Don’t believe the hype, email is not dead. Creating a newsletter for your organisation

Email is not dead | Iscariot Media - Indigenous and Creative Agency

A few years ago, we were all saying how email was dead, long live social! Well I think we’re all eating those words a little. Social, eg. Facebook, Twitter, Instagram etc, is still very important, it’s just that email lists can be just as relevant and for many, an even more marketing and communication tool. 

Over the years we’ve put together a few emails for our own projects as well as for clients. Here are some suggestions for Indigenous organisations and Indigenous businesses to get started growing their email list.

Use a dedicated 2-step opt-in email service

NEVER send your regular newsletter from your own email address! Using your own email account to send emails means that you can never really grow beyond a couple of hundred subscribers. Your email will generally end up in people’s spam folders. There’s a good chance your email account will get blacklisted by ISPs as a spammer.

Using a dedicated opt-in email services has a lot of benefits.

  • Opt-in services provide links for subscribers to opt-in to subscriptions. This means subscribers themselves are making the decision to receive your emails. There’s a real difference between someone who has had their name added to a list versus someone who has taken the time to subscribe themselves. With the latter, you have permission to communicate. (The two-step opt-in comes when subscribers are sent an email that they must click to confirm their subscription)
  • Subscribers are able to easily, in one or two clicks, un-subscribe from your list (a condition of anti-spam legislation)
  • When you set up your account, the sign up form has a link that you can share across your channels.
  • Once published, each email also has a unique URL that you can share across your other channels (as well as link to an archive on your website).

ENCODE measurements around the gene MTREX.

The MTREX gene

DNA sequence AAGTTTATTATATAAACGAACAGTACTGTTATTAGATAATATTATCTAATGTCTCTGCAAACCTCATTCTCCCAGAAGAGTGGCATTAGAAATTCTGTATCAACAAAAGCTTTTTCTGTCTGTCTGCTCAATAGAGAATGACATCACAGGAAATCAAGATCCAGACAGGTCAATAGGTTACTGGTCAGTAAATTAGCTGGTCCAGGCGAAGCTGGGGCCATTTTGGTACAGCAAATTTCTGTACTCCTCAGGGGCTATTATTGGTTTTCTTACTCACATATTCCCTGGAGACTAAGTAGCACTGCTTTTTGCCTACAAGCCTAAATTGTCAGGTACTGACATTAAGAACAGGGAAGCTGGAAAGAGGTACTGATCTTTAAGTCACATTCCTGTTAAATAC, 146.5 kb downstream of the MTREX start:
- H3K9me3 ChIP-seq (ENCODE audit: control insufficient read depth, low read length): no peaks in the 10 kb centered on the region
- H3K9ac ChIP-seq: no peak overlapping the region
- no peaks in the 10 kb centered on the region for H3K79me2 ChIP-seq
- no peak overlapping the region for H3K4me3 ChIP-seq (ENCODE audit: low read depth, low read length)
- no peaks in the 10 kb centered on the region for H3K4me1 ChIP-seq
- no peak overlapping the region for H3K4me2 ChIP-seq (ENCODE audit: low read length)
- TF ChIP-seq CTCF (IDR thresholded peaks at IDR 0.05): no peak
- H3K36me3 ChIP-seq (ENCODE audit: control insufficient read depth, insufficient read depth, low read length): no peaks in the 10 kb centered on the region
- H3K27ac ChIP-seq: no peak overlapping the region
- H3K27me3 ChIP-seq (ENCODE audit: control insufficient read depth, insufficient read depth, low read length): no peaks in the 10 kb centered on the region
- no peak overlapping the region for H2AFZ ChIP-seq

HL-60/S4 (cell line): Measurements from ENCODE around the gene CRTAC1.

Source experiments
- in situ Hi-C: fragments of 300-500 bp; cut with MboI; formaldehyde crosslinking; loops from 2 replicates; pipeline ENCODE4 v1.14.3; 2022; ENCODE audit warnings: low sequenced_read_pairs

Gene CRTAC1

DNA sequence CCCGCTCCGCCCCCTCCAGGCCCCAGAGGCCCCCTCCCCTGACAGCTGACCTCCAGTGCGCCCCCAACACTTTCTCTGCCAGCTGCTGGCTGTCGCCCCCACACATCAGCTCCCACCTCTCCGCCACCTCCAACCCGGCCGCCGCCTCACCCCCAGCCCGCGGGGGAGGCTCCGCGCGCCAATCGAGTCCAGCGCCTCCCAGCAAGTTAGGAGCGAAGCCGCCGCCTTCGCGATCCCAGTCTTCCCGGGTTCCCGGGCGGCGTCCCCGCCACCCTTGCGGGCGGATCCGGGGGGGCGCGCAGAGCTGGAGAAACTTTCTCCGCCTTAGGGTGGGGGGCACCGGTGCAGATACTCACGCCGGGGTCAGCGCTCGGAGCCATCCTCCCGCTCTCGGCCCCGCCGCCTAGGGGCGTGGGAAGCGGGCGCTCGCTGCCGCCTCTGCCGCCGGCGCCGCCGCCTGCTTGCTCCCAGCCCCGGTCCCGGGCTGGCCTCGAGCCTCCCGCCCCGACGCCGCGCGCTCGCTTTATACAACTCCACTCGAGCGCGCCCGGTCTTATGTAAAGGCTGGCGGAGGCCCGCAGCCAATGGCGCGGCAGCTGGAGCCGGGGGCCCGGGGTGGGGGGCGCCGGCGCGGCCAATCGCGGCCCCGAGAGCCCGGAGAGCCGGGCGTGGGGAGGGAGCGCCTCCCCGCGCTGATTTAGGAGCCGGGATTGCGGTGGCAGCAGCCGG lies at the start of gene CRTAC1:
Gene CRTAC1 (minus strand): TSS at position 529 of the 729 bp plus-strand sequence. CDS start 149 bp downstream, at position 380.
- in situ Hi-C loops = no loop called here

• Opt-in services are generally white-listed which means they’re not penalised by ISPs and sent automatically to your spam folder.

We regularly use Mailchimp, a US based service whose only business is email. They have hundreds of different templates that you can customise and make your own. Many of the tools are drag and drop, the user interface is intuitive and easy for lay people to use. Their templates are fully responsive so that they can be viewed on a range of devices. Mailchimp also gives you access to insights – information about how many people are reading your email, what they’re reading, whether they’re clicking through to your site. This information allows you test different communication techniques over time. With Mailchimp you can also set up a number of lists within your database. You’re limited only by the information you capture. Mailchimp also has a number of pricing levels with a free option for accounts that send only a few hundred emails each month (great for start-ups).

Use your email as a round up of your business activities

Your email can be a round-up of your activity (for a week, month, or even quarterly). Capture your previous month’s activities blog posts, updates, news, events. You can link directly from your newsletter to your website so that your visitor numbers are increased.

Use your email to preview New Product Releases and Offers

Depending on your business, use your email list to announce new product releases. To increase your email list, you can also have offers that are exclusive to your email subscribers only.

Use your email to provide premium and exclusive content

Do you have expertise in a unique field? If you can find an audience for your knowledge and expertise, perhaps you may be able to monetise that service? As your audience and leadership role grows, you may find that you can offer exclusive content (either for free or for a fee) that grows an aspect of your business.

Just as sending your newsletter from your email is unacceptable practice, so too is creating your newsletter in publisher or word and saving as a PDF. These formats are almost the antithesis of social. If you’re going to the effort of creating and/or curating content, you want that content to be shareable. Don’t lock it up in a PDF or in your email account.

With a relatively small investment, you can create a unique newsletter that you can share with your audience, and in turn, your audience can share through their channels.